Fact is, the only person in my whole time arranging completely open discussions about a wide range of subjects who I refused to host was Pamela Geller.

      Were I still around I would have no problem hosting a debate with almost anyone of your Jew-hobby heroes, even Mr. Atzmon, certainly Israel critics who are perhaps on the line of some old school Jew clustering such as has been accused about Weir (I don(t know her work).

    • Jews have often been taken as either super or sub human, not as normal.

      Normalizing the Jew means becoming like other groups who are presumed to have a range of opinions, skills and allegiances. Not all Jews are untied under Zionism, whatever its pretentions (one of which I mentioned was precisely to turn Jews into a "normal" nation). But, most American Jews are correctly assumed to support Israel. That is changing, which is Phil's point and we both agree its for the good.

    • Ironically, one of the Zionist dreams was that Jews could finally be normal citizens of they town country, that the police officer would be Jewish as would be the criminal. Jews could be scholars and farmers and bus drivers.

      In fact it will probably be the collapse of Zionism and the split of the Jewish community into the same various camps you find in most groups, that will lead to full normalisation.

      I agree with Phil, most importantly its good for I/P and good for America and lastly, btw, good for the Jews.

  • A year after Shipman lost his Yale job for speaking out on Israel's actions, some Jews say the same thing
    • Kris --

      Most recent, imo.

      Dan Crowther asks:

      I want to ask a question here: does anyone here, after watching the “Iran debate” and “The Lobby’s” antics ever question the shibboleth that all of European “antisemitism” was irrational and based solely on a racist hatred? Cuz you can read a million and one French, German, English, Spanish, Russian (and others) writers describing THE EXACT SAME shit happening in their countries at different times and obviously in different places.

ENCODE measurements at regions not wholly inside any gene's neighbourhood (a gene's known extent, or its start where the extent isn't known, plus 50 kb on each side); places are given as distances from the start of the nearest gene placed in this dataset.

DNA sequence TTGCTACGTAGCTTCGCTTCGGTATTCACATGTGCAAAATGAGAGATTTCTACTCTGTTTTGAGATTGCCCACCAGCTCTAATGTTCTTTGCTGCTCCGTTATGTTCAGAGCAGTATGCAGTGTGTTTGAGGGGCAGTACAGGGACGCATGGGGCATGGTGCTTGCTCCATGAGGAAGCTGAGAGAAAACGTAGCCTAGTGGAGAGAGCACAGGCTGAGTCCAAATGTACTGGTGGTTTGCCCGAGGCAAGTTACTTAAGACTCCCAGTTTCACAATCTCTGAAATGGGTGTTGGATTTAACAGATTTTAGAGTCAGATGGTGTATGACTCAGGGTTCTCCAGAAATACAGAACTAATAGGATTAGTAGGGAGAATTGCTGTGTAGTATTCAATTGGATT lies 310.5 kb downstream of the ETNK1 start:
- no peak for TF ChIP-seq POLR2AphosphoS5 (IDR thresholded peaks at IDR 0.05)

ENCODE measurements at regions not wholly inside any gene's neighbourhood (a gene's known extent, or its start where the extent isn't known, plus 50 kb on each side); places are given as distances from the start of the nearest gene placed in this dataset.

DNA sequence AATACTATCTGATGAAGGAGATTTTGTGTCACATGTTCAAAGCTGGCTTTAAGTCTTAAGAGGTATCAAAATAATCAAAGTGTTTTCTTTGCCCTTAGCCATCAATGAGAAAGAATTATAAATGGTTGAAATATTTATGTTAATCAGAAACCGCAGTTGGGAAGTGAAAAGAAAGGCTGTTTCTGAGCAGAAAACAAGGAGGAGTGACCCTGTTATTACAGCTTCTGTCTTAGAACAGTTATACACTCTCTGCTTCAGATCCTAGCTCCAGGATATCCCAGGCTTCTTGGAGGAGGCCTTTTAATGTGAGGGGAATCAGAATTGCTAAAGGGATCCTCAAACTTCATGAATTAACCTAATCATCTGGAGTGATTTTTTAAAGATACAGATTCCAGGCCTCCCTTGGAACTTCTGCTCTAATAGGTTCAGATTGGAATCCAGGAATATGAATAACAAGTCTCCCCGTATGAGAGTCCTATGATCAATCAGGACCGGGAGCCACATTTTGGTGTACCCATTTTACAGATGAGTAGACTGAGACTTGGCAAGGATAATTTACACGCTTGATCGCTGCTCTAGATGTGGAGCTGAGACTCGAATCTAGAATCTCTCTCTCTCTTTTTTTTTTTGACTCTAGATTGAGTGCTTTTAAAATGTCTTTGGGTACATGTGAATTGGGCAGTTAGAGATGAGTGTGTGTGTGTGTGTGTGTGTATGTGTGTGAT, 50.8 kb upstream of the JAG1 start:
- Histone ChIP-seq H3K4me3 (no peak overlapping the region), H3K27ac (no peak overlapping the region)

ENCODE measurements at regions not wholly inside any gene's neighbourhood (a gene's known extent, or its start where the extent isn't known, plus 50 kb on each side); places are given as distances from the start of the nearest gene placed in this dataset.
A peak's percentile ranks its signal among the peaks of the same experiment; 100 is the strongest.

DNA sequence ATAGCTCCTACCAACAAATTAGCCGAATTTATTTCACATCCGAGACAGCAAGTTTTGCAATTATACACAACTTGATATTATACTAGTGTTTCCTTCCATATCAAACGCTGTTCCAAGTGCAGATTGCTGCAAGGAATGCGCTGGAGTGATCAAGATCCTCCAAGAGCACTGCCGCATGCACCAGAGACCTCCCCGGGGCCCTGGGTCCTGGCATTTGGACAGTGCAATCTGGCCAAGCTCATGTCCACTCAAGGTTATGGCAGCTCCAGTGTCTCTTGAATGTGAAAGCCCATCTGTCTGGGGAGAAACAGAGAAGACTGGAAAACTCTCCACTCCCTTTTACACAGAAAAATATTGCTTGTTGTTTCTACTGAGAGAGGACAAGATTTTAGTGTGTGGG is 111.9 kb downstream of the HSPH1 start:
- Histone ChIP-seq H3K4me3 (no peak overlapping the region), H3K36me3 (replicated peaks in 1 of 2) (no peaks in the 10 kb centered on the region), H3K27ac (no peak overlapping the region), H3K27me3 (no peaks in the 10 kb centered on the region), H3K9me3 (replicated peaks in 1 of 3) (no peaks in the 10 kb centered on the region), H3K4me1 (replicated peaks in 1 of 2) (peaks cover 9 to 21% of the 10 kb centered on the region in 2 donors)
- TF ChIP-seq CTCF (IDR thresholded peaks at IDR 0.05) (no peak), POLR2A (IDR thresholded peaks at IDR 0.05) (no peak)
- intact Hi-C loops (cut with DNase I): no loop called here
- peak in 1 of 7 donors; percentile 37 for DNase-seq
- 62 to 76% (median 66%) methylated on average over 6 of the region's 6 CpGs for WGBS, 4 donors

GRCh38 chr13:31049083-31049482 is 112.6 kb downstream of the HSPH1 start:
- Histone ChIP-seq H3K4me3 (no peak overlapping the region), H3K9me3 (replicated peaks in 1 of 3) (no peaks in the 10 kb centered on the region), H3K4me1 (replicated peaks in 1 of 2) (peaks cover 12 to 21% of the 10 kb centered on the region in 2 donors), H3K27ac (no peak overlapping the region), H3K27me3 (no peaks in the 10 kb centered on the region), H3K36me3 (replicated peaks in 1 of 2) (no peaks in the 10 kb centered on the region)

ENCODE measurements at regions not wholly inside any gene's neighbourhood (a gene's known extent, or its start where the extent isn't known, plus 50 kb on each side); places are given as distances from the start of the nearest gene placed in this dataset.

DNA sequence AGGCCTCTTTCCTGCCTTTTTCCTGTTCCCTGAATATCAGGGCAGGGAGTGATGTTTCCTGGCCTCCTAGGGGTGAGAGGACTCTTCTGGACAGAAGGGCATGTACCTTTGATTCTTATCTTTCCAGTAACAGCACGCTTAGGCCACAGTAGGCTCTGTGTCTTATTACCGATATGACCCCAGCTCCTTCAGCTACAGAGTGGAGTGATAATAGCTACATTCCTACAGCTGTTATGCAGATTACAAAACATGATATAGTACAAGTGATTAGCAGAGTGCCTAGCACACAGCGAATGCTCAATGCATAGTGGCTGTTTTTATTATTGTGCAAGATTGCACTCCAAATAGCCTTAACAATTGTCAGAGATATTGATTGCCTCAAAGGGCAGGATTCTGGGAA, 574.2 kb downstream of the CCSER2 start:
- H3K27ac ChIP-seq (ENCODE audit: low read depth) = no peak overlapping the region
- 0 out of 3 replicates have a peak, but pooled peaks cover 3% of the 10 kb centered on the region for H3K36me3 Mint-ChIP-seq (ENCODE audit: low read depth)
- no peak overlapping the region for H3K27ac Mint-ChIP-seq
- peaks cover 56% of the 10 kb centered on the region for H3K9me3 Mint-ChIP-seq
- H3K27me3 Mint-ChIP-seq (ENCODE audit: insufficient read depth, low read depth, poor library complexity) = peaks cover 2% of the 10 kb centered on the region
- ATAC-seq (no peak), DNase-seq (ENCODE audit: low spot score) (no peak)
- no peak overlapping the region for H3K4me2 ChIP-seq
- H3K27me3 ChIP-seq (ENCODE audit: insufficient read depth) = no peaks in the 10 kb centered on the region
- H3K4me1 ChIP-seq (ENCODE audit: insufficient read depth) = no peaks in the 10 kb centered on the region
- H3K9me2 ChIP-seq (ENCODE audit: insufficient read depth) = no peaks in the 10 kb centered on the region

Its a question Phil should answer. We’re watching a worldwide conspiracy and shakedown right before our eyes, and no one here denies it. I’m wondering if people think this is the ONLY time the stereotype or the accusation is true."

      Keith, of course agrees (and Henry Ford and Martin Luther...) . This is an old story. Its the Jews then and now. Antisemitism charges (which are always inflated - Annie (see even this thread) , and never really so bad -- Citizen (see under Keith following this quote were not so bad anyway), are effectively a cover for Jewish malfeasance.

      I said -some-. This does not define the pro Palestinian movement or MW, even the comment section.

      Dan's comment is about 2015 about an Iran deal that American Jews in fact support in the majority. Support their American president

      But, for him seemingly its just one dot on a long unbroken line.

    • I respect any persons reasonable self-identity where its no harm to others.

      But, you do know Chris Rock stopped performing this piece, right?

      He realised that white audiences were laughing just a little too hard.

      Judaism is thousands of years old. Zionism and Israel just a hundred and a half.

      There are affirmative ways to be Jewish that are not tied to armed nationalism or anchored to either a positive or negative stereotype.

    • Just a note: Bruce Shipman did not work for Yale. He worked for a private organisation that has official ties ti the campus ministry.

    • Thats not the right analogy, though.

      The correct comparative would be whether actions by ISIS in Iraq contribute to Islamophobia in the suburbs of Paris.

      I say no, not legitimately at least.

    • Kris--